It is hard to imagine now how people survived or enjoyed life before the invention of cinema. Films not only provide great moments of entertainment, they offer us a chance to shape our desires and decipher our feelings. They act as companions to a lonely person who falls in love with an actor, imagines himself in an ideal environment, and gets involved in actions of bravery or betrayal.
Celluloid substitutes the real life, the virtual being more exciting than the physical. The theatres in Lahore in the 1980s entertained an audience that came in search of fantasy, fun and pleasure to the dark halls, transporting them from their miserable and loveless lives to the glamorous beds of blondes.
Ahmed Ali Manganhar, on the other hand, has a penchant for local films. For years, he has been painting images based on movies made in Lahore, especially the ones in Punjabi. Figures and faces of veteran actors such as Anjuman, Sultan Rahi, Nadeem, Shabnam and others have been occupying his canvases. But his paintings are not exactly a celebration of Lollywood. In his work, the link to film imagery has a complex relationship — ranging from art historical to societal and personal.
Manganhar is not alone in doing this. In the brief history of Pakistani art, a number of artists have used cinema visuals for diverse reasons. Perhaps the earliest and most prominent name is of Ijaz ul Hassan, with his Thah and other paintings derived from popular cinema in the 1970s. Iftikhar Dadi in his works from early 1990s incorporated film clippings as shown on Pakistan’s national television. Rashid Rana in his solo exhibition Sense Non-Sense (held in 2000) appropriated cinema aesthetics to comment upon the condition of society and our approach towards different issues (a practice that continued in his later works in the form of digital prints).
Films not only bring out the sensitivity or sentimentality or sensuous self within us, they formulate the collective response to whatever is taking place in our surroundings. Thus a poster not only describes the scene of a story, it also indicates how we perceive gender, violence, law, love and lust as a group. The reaction to a woman dancing on the screen or a hero beating his opponent is often very strong and can’t be compared to the rather feeble response to say a piece of poetry, painting or music (In cinemas that cater to people from all classes, I have witnessed people dancing on the thin wall that separates the box from the stall during a steamy song or a violent fight, and wondered on the extent of emotion evoked through the ‘art’ of film that compels an ordinary viewer to leave his seat and put his life in danger).
Ahmed Ali recognises this force of film on a personal level and also as a conscious member of society who is aware of its political, economic and social structure. For him, film can be metaphor for a society to denote other issues. In his recent solo exhibition (Mirroring Fantasy, held from Feb 3-12, 2015 at Canvas Gallery Karachi), Manganhar has managed to capture the essence of film aesthetics which is not pretty or pretentious but presents how these films depict a love for life.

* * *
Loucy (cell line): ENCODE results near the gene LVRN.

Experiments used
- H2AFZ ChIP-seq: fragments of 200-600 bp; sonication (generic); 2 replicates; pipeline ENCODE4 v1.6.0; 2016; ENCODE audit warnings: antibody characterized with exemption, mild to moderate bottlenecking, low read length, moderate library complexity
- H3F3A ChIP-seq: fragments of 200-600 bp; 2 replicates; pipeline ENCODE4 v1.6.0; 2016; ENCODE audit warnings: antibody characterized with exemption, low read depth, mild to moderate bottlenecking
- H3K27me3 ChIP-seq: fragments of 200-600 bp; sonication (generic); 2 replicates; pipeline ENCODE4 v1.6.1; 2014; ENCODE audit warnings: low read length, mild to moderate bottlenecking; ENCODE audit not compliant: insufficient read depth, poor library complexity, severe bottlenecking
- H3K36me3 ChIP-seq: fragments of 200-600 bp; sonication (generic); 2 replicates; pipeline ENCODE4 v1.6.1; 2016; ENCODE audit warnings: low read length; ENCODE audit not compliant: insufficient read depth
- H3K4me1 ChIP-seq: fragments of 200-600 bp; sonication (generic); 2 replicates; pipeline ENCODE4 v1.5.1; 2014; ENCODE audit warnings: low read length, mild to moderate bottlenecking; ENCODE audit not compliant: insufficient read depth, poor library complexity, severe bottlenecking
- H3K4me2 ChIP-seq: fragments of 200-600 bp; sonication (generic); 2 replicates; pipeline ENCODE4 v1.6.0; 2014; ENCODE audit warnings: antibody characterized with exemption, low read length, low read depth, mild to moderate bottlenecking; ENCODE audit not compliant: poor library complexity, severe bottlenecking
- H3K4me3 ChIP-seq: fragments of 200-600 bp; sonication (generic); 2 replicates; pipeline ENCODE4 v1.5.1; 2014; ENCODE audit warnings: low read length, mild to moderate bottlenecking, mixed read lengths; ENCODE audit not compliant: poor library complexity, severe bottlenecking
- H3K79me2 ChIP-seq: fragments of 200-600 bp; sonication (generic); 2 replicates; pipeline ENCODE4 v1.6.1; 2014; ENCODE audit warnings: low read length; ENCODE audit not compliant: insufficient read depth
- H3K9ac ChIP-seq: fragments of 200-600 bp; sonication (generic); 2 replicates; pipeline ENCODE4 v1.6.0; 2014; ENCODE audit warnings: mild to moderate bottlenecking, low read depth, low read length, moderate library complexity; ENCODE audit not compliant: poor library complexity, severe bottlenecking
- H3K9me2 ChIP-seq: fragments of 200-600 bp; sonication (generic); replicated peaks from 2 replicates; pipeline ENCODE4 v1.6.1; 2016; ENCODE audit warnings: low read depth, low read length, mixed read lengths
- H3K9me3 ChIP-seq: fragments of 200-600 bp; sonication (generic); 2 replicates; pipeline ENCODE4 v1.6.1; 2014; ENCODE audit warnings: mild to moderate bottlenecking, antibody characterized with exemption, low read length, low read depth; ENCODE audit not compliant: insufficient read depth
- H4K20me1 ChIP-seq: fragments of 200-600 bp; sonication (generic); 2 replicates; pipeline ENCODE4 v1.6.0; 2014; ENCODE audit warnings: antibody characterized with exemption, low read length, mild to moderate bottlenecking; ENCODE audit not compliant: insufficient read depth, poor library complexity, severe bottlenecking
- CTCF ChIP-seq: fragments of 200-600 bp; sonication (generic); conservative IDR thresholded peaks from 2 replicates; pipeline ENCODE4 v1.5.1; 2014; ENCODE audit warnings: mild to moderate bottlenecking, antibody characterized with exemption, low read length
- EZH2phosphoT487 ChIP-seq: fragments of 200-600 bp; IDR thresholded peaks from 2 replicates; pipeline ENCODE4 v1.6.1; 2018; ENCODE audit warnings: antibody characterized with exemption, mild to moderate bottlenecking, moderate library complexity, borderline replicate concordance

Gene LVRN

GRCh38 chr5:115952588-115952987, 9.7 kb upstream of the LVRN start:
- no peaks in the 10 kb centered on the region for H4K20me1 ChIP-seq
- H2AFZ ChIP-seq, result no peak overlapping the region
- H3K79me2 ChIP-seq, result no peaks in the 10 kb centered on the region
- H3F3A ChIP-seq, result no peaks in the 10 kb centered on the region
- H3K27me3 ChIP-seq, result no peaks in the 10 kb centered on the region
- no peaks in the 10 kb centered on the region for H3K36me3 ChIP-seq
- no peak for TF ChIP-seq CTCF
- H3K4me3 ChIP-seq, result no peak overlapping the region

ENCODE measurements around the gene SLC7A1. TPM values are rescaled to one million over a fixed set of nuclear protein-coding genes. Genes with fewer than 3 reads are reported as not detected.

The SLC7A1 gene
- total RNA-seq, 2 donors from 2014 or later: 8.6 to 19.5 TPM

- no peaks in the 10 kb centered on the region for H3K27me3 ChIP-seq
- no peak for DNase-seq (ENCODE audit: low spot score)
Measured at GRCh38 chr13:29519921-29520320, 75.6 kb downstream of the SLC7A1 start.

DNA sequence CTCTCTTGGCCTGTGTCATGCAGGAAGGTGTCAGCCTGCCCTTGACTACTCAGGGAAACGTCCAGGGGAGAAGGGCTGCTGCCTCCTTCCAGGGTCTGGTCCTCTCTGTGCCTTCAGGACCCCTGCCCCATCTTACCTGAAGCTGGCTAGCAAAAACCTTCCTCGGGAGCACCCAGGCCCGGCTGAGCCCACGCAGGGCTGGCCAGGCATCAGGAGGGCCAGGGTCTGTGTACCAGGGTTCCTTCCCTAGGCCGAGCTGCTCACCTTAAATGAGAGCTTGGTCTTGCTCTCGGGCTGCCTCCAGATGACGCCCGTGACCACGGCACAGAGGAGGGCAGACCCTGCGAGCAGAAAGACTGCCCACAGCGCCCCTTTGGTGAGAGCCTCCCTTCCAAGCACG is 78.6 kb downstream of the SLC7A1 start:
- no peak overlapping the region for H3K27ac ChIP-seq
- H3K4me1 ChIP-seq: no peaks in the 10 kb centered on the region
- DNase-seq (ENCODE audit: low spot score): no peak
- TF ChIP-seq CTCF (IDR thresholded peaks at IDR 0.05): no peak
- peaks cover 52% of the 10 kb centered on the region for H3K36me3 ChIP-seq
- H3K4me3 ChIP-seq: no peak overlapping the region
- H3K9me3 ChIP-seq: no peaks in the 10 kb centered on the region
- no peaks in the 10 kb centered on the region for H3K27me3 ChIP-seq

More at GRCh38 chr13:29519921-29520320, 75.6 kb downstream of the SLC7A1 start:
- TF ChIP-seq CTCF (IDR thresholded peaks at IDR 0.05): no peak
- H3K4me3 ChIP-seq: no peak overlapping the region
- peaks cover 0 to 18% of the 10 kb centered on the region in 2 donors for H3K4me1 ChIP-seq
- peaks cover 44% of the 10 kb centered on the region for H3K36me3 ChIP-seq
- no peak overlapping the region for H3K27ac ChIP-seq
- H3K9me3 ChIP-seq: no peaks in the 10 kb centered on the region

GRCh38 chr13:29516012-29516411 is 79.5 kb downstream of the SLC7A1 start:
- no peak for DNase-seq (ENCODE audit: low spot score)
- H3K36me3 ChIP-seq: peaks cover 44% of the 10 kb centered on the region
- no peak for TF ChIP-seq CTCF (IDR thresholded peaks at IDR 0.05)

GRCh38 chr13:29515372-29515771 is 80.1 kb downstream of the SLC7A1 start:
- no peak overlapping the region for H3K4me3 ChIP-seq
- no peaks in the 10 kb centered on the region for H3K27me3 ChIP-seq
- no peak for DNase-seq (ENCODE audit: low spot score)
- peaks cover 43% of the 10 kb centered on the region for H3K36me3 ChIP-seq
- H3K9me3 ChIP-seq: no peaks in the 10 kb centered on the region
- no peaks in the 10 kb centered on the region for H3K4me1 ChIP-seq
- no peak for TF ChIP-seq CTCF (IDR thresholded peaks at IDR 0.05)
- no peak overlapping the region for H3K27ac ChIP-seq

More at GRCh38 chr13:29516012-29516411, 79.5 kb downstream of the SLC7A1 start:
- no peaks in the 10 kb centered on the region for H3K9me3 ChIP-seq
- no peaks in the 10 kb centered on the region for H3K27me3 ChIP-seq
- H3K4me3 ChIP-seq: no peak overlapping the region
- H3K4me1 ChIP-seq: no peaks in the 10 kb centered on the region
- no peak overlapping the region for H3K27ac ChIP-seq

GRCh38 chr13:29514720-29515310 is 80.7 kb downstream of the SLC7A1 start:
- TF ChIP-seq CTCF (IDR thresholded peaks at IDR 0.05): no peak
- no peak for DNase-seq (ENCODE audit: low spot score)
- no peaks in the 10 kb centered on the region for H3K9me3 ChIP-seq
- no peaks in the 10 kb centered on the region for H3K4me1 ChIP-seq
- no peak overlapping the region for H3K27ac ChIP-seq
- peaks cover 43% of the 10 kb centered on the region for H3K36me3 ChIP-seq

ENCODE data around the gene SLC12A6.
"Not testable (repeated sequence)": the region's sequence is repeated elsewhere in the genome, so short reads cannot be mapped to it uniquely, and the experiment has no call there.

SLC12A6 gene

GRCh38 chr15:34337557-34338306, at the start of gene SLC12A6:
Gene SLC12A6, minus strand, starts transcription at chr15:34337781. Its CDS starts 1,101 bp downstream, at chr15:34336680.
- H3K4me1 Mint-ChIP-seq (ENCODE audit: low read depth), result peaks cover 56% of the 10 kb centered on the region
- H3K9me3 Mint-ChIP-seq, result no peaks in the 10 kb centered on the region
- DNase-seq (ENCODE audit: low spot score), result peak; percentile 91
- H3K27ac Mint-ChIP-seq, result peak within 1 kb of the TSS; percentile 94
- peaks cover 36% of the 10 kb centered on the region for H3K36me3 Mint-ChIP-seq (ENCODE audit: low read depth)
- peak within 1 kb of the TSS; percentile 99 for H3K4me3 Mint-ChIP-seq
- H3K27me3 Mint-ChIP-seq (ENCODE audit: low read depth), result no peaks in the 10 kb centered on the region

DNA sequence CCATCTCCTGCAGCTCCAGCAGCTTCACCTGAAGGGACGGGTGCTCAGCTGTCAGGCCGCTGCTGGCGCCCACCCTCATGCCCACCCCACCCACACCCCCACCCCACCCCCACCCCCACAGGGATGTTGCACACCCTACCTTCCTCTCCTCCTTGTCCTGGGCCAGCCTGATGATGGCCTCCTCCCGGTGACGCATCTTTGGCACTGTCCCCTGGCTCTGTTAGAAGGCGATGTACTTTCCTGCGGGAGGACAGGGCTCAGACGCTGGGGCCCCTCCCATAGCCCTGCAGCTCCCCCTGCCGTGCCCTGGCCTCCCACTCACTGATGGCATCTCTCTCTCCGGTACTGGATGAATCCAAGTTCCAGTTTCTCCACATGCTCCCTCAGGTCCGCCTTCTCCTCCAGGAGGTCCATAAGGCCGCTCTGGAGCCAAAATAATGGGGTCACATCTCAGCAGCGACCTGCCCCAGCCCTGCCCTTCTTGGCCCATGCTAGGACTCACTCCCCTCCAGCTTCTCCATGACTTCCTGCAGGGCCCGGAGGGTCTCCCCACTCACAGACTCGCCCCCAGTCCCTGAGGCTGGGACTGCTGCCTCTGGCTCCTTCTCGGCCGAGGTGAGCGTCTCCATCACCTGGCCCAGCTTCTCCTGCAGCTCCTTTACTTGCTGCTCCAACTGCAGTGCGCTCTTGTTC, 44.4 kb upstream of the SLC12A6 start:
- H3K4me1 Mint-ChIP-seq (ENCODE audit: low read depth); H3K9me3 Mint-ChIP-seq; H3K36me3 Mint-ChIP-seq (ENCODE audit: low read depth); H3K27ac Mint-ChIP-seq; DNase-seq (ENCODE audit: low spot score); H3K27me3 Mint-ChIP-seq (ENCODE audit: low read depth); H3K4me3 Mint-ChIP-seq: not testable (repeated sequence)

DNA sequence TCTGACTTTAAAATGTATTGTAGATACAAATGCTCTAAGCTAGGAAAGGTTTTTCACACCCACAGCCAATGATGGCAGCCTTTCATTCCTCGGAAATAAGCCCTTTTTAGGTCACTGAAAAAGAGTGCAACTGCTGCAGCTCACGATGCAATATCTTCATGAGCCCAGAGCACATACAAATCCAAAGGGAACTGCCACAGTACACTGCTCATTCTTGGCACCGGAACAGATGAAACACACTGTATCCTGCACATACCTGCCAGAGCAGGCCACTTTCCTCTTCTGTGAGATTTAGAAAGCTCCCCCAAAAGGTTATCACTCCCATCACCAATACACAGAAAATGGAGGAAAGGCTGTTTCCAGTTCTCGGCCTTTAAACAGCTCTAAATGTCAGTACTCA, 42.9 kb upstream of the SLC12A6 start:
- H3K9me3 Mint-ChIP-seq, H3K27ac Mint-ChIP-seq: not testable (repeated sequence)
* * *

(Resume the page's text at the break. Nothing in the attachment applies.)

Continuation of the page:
Both the art and life are more like a hangover of past years, particularly in the case of Punjabi cinema. The times of Rahi, Anjuman and, to some extent, Saima are gone without anything to replace them in the industry. Ahmed Ali Manganhar’s paintings can be seen as reminiscences of a genre which is still being produced but is unable to compete with Indian films.
One can sense the longing for lost pleasures as the artist adopts a ‘diction’ that is as ephemeral as the state of contemporary Punjabi cinema. In some of his canvases, references to characters and situations from films are rendered as posters rather torn, or painted over in singular colours. So the work portrays not only what was presented and projected outside but has a subjective quality — of personalising the movie and preserving it afterwards (An act not too different from watching a movie in the privacy of one’s bedroom or living space).
In several of his painting, the images of movies are constructed as ripped posters or compositions of various overlapped clips but in each the incredible quality of Manganhar as a painter seduces the viewer. The loosely-painted forms and faces confirm as to how for an artist, everything comes down to putting a loaded brush on a surface. In his latest show too, Manganhar has surprised with his facility of rendering actors and scenes as if these were repositories of the unconscious self.
In the exhibition at Canvas Gallery a significant portion was made as small icons — or homage to female stars — inside decorative borders. Casually rendered yet clearly identifiable faces of Katrina, Priyanka and other beautiful actors in the series of Icons (made of even panels) somehow suggest a link with the tradition of miniature painting. The images are of a size usually associated with the art of miniature and are contained within frames that have decorative patterns like the border of a conventional miniature painting.
But more than a comment or comparison between the popularity of miniature and cinema, the painter has a personal and private fascination with the images and actors that have enticed for decades. This is evident in the way he has dealt with his subjects — like a canvas sometimes resembling a dabbed rag.
The ability that Manganhar shows in his re-appropriation of film imagery can be glimpsed in his works about the city of Lahore, which are created perhaps under the shadow of Gauguin and Cezanne. One knows the pressures of all sorts in terms of inhaling identity, history and tradition, but one is perplexed why a painter like Ahmed Ali Manganhar still has to go through the checkpoint of Post Impressionists in order to be stamped entry into the domain of art world.